Some tips on how to prepare for a meeting with the regulatory body

June 7, 2018

How to prepare for an audit or any other meeting with ASQA or their representatives.

 

  1. Collect audit reports, facts and related information: Always collect as much information as possible and discuss your information with an experienced compliance consultant prior to your meeting.

  2. Review prior internal / external audits.

  3. Consider any new legislation/updates to guidelines etc.

  4. Conduct a risk assessment.

  5. Most importantly: Have all your interactions and correspondence with the regulatory body in writing and saved.

    • If you have a question or concern, send an email and ask for a response via email.

    • If you get a call and an explanation over the phone, request to get the information confirmed in writing.

  6. Have a plan: plan and prepare yourself for the event or meeting. Do not go unprepared.

  7. Have someone with you, someone who knows the regulatory guidelines and framework, someone who can support you and if required assist you.

  8. Brief employees involved in the meeting what to expect. 

  9. Follow the regulatory guidelines and framework: People make mistakes and so do the officers at the regulatory body. Always follow the written regulatory guidelines and framework.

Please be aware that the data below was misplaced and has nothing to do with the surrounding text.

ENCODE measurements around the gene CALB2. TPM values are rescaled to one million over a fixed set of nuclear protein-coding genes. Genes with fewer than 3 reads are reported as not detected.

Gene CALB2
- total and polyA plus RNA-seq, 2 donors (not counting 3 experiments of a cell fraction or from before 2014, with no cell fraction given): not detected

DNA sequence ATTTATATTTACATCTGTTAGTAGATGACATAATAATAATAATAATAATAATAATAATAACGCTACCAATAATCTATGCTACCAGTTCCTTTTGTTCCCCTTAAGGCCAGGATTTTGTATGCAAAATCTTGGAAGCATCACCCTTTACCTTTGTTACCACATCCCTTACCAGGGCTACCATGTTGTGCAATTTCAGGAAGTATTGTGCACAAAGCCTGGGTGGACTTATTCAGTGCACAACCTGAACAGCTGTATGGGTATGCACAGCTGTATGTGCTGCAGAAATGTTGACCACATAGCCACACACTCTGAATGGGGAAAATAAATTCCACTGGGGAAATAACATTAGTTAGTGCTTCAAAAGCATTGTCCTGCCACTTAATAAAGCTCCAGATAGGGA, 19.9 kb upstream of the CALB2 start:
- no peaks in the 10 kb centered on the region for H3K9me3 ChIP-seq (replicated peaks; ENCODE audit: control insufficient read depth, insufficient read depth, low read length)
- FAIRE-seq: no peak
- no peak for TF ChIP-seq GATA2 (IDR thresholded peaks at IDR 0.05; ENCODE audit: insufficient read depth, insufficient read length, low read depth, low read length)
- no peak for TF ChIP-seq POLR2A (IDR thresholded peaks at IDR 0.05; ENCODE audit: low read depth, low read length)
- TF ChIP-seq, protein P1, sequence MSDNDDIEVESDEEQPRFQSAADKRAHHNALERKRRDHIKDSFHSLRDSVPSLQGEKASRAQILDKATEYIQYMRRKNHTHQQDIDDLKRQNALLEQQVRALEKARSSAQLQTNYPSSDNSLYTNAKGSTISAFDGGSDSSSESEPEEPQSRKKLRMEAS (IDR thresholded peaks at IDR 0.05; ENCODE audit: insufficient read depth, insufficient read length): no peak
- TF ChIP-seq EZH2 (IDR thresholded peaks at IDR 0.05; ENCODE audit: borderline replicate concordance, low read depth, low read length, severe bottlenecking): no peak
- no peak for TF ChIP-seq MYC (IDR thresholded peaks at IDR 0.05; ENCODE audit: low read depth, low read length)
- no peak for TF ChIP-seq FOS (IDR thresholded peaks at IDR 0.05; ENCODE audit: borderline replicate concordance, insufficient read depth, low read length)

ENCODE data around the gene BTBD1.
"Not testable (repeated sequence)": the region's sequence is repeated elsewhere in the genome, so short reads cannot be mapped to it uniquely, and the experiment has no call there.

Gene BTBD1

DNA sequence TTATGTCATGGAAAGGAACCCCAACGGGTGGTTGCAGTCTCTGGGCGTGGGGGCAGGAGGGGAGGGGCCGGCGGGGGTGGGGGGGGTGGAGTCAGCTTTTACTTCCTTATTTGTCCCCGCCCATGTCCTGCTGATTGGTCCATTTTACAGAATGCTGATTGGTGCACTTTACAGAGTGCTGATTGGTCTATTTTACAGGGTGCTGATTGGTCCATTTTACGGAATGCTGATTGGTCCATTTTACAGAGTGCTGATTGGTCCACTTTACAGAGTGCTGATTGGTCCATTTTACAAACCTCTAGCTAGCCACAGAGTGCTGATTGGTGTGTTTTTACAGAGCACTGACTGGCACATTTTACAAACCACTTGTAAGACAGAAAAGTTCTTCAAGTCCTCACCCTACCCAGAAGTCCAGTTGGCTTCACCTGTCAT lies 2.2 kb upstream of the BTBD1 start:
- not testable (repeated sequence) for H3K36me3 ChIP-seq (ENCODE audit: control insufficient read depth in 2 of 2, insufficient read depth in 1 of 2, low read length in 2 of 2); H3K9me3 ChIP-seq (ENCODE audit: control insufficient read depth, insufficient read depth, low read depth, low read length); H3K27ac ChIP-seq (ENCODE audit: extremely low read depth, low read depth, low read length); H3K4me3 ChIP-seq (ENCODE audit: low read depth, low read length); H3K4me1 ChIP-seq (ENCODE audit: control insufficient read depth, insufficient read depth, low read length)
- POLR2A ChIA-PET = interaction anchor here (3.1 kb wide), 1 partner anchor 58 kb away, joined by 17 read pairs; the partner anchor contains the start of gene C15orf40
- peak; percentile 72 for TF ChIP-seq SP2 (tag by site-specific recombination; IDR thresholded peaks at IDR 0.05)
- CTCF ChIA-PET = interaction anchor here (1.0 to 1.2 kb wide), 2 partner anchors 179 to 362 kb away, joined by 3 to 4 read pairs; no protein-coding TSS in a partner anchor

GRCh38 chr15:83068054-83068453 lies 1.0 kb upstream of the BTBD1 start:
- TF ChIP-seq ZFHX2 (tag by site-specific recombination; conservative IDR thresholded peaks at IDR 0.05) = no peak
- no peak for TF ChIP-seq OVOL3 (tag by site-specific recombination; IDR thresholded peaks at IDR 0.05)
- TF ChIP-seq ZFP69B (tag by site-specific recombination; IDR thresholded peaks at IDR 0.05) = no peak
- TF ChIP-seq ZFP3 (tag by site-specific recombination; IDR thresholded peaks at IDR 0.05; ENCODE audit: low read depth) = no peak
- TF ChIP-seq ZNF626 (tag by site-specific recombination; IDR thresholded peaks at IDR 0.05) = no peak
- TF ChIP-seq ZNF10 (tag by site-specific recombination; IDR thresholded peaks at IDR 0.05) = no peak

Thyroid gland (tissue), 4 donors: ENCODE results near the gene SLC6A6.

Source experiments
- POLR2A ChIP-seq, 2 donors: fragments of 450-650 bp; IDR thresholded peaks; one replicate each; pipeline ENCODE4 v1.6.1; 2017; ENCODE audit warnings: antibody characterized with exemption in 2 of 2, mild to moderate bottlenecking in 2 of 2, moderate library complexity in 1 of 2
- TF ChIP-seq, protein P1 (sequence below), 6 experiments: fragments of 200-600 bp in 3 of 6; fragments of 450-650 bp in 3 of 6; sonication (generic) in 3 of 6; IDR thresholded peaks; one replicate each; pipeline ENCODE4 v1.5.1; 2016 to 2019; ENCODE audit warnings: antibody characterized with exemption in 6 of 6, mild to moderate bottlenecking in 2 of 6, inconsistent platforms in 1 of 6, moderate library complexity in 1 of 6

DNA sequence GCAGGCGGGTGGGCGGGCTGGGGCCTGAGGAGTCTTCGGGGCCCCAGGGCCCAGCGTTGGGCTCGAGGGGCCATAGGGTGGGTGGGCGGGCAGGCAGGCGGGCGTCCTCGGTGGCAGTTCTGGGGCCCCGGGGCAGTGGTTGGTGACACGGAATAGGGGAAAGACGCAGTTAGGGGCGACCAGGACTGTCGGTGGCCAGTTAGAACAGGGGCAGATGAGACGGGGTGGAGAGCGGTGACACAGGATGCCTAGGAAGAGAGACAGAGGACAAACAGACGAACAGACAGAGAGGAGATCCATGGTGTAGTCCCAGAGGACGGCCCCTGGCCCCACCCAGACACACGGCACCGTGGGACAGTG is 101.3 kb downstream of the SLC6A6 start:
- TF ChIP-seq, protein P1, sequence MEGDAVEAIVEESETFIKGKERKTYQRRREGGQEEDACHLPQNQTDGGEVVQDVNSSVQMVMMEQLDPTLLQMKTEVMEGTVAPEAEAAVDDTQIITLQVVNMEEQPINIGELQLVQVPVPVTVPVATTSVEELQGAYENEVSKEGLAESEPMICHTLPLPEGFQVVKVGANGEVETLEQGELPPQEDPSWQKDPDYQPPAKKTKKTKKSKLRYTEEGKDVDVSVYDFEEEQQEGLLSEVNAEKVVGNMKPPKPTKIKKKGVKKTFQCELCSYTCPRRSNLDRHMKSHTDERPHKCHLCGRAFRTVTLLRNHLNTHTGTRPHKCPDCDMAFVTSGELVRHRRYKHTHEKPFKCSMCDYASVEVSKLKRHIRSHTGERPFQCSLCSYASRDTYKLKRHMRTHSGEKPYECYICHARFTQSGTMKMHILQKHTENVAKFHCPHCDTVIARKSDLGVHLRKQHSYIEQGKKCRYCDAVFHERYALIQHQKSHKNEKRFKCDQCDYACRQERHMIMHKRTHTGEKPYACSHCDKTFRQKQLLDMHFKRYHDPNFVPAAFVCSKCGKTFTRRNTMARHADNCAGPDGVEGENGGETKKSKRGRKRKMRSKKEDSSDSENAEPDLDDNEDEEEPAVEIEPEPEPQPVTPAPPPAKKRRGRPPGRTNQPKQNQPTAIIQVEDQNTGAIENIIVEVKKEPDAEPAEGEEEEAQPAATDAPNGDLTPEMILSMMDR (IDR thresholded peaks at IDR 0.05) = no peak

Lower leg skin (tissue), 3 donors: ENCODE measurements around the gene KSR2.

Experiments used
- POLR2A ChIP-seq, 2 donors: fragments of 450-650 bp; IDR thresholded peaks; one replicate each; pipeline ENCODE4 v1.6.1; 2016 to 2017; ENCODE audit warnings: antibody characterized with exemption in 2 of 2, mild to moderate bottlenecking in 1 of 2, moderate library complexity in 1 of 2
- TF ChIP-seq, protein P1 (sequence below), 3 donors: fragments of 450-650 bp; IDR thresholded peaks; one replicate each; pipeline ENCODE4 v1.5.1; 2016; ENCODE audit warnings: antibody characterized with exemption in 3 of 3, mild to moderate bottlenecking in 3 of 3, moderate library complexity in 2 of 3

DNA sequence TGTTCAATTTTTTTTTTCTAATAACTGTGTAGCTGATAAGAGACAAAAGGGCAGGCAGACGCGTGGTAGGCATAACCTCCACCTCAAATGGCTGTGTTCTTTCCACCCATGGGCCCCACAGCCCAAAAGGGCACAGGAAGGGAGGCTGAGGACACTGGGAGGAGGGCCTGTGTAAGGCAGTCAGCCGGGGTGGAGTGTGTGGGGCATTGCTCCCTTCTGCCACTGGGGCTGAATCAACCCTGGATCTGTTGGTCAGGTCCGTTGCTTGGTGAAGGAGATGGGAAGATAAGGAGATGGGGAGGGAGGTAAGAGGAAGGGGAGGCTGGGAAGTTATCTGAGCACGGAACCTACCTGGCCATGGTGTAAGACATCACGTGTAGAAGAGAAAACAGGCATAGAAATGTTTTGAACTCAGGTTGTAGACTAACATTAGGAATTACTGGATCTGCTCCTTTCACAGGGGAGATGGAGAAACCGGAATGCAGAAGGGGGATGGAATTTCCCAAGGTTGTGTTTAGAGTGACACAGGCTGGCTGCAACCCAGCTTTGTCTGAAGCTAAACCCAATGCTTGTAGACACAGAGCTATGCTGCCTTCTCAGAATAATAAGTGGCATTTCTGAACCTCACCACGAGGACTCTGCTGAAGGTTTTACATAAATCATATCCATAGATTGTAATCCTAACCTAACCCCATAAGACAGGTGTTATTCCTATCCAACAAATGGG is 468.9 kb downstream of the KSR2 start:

10. Take meeting notes.

  11. Do not argue. Your logic doesn’t work here. It’s very important to understand this point. Do not try and explain. Logic fails when dealing with bureaucracy.

  12. Be positive – you are trying to solve an issue.

  13. Be receptive – Show your understanding and willingness to solve issues.

  14. Acknowledge that the regulatory body has the power over the situation: Remember any government official that you interact with is a “person of power”, but “first and foremost a person”. Treat the government representative with courtesy and respect.

  15. Be ready: Make sure your house is in order if an audit is requested. Being prepared for a potential audit can save you time and a lot of headaches. Most business (and people in general) dread being audited, but if you’re well-prepared, there’s no reason to worry.

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